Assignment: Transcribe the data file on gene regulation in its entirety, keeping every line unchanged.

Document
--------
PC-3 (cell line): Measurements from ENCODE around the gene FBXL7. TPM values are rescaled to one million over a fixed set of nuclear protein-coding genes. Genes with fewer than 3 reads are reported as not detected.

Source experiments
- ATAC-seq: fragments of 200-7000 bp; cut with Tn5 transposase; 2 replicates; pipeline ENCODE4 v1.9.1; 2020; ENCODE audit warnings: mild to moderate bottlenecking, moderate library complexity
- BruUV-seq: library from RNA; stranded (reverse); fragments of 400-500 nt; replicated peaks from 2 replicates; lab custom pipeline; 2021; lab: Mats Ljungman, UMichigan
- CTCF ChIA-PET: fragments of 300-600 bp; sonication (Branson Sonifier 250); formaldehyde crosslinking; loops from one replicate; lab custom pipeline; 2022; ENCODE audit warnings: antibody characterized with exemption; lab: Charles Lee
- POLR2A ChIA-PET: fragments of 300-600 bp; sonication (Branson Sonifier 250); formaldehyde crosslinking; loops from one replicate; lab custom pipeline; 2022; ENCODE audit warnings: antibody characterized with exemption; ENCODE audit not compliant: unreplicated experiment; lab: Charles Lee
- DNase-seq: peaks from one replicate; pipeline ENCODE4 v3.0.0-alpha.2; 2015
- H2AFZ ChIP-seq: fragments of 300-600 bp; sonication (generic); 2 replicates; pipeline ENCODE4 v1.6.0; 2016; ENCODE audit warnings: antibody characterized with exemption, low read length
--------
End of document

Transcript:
PC-3 (cell line): Measurements from ENCODE around the gene FBXL7. TPM values are rescaled to one million over a fixed set of nuclear protein-coding genes. Genes with fewer than 3 reads are reported as not detected.

Source experiments
- ATAC-seq: fragments of 200-7000 bp; cut with Tn5 transposase; 2 replicates; pipeline ENCODE4 v1.9.1; 2020; ENCODE audit warnings: mild to moderate bottlenecking, moderate library complexity
- BruUV-seq: library from RNA; stranded (reverse); fragments of 400-500 nt; replicated peaks from 2 replicates; lab custom pipeline; 2021; lab: Mats Ljungman, UMichigan
- CTCF ChIA-PET: fragments of 300-600 bp; sonication (Branson Sonifier 250); formaldehyde crosslinking; loops from one replicate; lab custom pipeline; 2022; ENCODE audit warnings: antibody characterized with exemption; lab: Charles Lee
- POLR2A ChIA-PET: fragments of 300-600 bp; sonication (Branson Sonifier 250); formaldehyde crosslinking; loops from one replicate; lab custom pipeline; 2022; ENCODE audit warnings: antibody characterized with exemption; ENCODE audit not compliant: unreplicated experiment; lab: Charles Lee
- DNase-seq: peaks from one replicate; pipeline ENCODE4 v3.0.0-alpha.2; 2015
- H2AFZ ChIP-seq: fragments of 300-600 bp; sonication (generic); 2 replicates; pipeline ENCODE4 v1.6.0; 2016; ENCODE audit warnings: antibody characterized with exemption, low read length